Say the phrase Fetal Alcohol Spectrum Disorder and a number of stereotypes might come to mind: criminals, alcoholics, Indigenous.
But the Canada FASD Research Network (CanFASD) says those stereotypes don’t accurately reflect the disorder or the individuals that live with it — an estimated four per cent of the population, or 1.4 million Canadians.
To mark International Fetal Alcohol Spectrum Disorder Awareness Day Sept. 9, the CanFASD is tackling those stereotypes and the FASD misinformation they promote through their new Common FASD Messages document and Language Guide, aimed at media and individuals who work with people affected by FASD.
“Language is very powerful, and it can miscommunicate information and contribute to the stigma that many individuals feel,” said Audrey McFarlane, Canada FASD Research Network’s executive director.
Advice delivered by doctors and media on the safety of alcohol consumption during pregnancy is inconsistent. While some doctors may give the OK to “low” or “moderate” drinking, CanFASD believes that kind of messaging is vague and confusing. Their FASD Messaging document focuses on what researchers do know based on available data: “Experts agree that there is no safe level of drinking during pregnancy.”
“Sometimes we get caught up in old information that’s no longer accurate, so we’re sharing outdated information,” said McFarlane of the reasoning behind the guides.
Both guides provide background information on why certain phrases or words are incorrect or misleading. “We can’t tell people how to do their jobs,” McFarlane said. “But this should certainly give them a lot more information to do it accurately, and I think that’s the goal of journalism.”
Highlight strengths, not the stigma
While FASD has a variety of symptoms, from the more common difficulties with decision making and impulsivity, to less common physical characteristics, the common element among all people with FASD is fetal exposure to alcohol.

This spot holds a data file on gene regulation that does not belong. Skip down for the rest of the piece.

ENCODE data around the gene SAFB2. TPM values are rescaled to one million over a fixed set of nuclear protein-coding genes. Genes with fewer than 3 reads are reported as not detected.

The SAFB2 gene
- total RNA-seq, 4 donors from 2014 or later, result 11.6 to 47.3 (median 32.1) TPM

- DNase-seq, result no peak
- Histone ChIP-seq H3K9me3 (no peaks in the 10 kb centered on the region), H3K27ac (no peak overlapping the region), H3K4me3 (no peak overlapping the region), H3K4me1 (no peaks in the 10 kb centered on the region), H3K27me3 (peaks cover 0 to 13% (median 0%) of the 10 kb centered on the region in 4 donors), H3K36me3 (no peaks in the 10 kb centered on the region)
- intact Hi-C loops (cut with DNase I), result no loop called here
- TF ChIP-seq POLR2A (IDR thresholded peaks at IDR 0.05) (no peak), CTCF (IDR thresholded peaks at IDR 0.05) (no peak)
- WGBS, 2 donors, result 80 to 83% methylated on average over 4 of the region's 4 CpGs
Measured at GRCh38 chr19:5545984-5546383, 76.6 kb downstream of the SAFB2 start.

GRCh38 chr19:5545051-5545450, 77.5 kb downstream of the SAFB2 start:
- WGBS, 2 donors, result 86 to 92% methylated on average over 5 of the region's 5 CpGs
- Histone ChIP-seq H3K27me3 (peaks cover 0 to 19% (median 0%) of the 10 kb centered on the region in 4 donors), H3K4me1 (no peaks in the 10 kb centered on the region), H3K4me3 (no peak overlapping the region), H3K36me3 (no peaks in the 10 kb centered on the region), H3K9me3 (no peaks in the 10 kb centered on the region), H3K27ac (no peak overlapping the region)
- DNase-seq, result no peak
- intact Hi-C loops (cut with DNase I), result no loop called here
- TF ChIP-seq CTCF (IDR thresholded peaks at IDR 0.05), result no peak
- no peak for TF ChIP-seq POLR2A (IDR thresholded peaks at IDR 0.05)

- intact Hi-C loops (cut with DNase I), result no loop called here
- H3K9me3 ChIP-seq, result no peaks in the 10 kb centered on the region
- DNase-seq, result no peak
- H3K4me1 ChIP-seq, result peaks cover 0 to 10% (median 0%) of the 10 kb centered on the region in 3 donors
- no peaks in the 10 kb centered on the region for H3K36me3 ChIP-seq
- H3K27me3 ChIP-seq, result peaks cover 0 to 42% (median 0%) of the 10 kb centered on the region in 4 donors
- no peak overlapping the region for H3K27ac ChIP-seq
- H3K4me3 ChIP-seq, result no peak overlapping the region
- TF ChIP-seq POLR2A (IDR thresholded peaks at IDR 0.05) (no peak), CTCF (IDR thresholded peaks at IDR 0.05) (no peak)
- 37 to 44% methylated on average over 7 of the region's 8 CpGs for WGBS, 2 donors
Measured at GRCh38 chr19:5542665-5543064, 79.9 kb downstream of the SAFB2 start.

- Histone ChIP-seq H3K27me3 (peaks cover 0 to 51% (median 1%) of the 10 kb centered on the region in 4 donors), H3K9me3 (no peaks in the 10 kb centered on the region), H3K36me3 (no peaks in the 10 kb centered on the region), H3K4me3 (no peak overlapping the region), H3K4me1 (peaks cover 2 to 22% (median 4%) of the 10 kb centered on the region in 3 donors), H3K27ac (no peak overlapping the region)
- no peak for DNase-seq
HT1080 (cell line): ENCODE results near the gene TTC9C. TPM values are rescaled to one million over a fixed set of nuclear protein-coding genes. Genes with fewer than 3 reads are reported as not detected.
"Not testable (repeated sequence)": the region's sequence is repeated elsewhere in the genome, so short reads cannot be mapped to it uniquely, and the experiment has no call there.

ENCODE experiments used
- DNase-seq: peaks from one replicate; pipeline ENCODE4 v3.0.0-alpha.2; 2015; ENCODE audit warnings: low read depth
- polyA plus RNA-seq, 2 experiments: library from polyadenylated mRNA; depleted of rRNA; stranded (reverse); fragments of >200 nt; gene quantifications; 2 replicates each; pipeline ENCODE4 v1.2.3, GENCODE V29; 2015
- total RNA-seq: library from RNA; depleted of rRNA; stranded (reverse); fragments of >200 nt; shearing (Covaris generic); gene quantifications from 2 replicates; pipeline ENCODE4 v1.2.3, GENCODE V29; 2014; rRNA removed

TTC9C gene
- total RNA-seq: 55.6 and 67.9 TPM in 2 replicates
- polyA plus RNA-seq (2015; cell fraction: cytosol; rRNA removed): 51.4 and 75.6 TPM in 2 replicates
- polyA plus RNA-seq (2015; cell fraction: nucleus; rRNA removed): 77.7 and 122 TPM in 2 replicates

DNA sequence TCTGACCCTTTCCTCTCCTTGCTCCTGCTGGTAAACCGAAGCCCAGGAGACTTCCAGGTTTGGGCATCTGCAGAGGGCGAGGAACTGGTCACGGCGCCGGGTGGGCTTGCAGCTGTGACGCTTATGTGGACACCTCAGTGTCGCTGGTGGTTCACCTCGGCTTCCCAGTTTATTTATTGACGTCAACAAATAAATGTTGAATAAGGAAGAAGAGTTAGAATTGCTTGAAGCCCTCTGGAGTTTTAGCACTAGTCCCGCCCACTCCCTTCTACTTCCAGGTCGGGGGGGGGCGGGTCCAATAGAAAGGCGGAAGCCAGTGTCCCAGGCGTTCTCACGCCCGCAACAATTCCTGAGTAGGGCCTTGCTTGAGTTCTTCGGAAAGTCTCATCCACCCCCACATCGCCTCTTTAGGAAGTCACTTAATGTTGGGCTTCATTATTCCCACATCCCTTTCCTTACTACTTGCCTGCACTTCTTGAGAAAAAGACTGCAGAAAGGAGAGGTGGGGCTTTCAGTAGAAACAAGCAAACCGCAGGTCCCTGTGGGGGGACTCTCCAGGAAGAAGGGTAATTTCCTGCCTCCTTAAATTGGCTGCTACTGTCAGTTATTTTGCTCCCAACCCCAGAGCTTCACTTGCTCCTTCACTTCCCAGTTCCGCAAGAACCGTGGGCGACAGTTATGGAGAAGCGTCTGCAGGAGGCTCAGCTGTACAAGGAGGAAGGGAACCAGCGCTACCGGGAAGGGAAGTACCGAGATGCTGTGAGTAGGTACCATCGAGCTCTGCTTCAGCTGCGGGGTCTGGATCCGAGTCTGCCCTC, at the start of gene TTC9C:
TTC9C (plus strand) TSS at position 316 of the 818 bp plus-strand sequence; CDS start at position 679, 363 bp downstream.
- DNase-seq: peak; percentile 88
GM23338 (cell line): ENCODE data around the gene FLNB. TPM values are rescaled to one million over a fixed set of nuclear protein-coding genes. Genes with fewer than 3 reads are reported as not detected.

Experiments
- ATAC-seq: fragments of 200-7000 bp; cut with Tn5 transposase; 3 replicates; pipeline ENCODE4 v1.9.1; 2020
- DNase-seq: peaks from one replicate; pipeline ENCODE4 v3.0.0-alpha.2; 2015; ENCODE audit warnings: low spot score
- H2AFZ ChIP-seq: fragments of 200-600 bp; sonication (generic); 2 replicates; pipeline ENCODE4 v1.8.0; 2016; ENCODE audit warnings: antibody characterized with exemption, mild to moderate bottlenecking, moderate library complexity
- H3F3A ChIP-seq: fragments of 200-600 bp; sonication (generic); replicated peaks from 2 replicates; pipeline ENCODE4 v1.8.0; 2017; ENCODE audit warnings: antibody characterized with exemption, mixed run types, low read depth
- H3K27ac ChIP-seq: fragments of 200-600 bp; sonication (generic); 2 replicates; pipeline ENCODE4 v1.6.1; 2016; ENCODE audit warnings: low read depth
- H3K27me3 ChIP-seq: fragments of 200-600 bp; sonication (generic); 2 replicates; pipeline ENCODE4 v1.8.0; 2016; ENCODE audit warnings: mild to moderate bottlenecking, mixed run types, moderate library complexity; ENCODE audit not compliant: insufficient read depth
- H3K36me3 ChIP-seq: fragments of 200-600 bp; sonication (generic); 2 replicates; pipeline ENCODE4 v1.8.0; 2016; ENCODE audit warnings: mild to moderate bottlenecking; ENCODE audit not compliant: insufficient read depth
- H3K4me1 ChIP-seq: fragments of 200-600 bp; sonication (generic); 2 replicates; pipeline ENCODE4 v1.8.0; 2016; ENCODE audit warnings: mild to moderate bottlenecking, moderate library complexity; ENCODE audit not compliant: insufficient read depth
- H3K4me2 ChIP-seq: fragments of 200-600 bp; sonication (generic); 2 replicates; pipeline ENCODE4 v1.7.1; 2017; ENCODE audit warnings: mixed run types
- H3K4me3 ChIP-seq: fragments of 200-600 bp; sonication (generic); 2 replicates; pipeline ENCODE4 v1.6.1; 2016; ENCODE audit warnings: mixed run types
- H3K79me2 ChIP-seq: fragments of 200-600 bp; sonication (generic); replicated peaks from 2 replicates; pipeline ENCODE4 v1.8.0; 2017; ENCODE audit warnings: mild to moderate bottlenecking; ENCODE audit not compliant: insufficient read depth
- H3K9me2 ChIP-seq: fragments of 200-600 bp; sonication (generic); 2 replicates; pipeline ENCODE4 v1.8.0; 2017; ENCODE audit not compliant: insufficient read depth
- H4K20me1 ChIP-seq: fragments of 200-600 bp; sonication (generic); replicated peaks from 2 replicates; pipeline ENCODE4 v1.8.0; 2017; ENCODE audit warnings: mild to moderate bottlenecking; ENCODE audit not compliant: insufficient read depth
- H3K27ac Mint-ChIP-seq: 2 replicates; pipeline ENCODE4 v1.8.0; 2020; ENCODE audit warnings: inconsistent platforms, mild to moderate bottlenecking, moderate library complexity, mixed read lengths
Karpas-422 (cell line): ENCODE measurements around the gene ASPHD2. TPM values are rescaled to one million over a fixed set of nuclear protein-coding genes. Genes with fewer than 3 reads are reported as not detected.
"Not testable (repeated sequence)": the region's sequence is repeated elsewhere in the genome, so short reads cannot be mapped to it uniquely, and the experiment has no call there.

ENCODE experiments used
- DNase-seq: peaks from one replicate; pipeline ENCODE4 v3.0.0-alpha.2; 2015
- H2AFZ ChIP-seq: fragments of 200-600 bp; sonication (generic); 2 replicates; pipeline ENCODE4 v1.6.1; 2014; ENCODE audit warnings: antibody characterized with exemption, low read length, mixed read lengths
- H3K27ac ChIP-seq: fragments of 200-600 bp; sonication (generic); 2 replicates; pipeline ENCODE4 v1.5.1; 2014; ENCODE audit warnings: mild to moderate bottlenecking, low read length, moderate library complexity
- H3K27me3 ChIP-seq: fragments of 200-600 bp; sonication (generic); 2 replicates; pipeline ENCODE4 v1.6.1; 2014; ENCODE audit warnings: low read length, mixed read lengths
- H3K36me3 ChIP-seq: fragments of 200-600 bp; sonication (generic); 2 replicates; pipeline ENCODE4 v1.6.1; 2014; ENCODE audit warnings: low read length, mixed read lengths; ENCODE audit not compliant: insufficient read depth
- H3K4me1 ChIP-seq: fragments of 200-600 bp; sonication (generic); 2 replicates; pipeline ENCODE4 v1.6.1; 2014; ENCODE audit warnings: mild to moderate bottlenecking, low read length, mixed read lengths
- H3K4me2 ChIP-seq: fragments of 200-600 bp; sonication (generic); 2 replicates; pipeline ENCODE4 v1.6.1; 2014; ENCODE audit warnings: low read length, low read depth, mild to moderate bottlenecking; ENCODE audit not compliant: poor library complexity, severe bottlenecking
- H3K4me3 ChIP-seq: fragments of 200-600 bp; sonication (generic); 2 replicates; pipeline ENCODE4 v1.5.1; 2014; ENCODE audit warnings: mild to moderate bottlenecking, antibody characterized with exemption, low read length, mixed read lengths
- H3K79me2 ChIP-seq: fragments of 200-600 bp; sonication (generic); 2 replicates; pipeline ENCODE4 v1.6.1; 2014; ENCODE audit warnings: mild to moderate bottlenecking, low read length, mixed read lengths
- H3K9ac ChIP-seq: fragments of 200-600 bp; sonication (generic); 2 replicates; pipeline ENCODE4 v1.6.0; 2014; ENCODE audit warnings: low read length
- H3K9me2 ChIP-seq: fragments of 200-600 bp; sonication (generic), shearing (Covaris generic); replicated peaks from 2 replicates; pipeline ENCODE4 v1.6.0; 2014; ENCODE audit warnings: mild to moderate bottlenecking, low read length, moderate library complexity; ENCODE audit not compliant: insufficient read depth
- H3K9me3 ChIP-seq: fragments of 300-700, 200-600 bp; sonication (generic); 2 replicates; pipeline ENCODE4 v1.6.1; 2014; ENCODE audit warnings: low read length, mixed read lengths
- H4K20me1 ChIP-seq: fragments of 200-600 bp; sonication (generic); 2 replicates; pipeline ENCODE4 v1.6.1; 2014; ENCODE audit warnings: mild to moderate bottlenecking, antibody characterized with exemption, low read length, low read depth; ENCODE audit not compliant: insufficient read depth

The Research Network says the way we talk about FASD is uniform in its shaming of people with the disorder and their families — particularly their mothers. The Language Guide recommends avoiding words and phrases that shame people, like “alcoholics” and “100 per cent preventable,” and instead focus on the disorder’s relationship to alcohol.
“Research tells us that women do not intentionally seek to harm their unborn children,” the Language Guide explains. “Some women may be unaware of their pregnancy when drinking heavily. Some women have addictions and mental health challenges and find quitting extremely difficult despite pregnancy. Some women have abusive partners who pressure them to drink while pregnant.”
“Highlighting strengths is more conducive to reducing stigma and supporting positive outcomes,” the Messaging document reads. “A continual focus on the challenges associated with FASD continues to put forth the message that these are the main attributes of individuals with FASD.”
The four per cent of Canadians with FASD statistic is based on an extrapolation of data in international FASD studies, with annual costs to Canada estimated at $9.7 billion annually.
The Public Health Agency of Canada is conducting the country’s first FASD prevalence and surveillance study, and McFarlane suspects they will find Canada’s numbers are even larger than anticipated.
Yet despite a comparatively large number of Canadians estimated to have FASD, there’s little media coverage of the disorder beyond a footnote to stories about people behaving badly, or Indigenous people, though the guides note researchers have found no link between the disorder and ethnicity or cultural background.
McFarlane believes the negativity surrounding coverage of FASD stifles further discussion of the disorder.
“We don’t hear about those [people with FASD] that are doing well, have jobs, and are raising children,” she said. “There’s a lot of stigma attached to the disability, so I think once we get past that, we probably will talk about it.”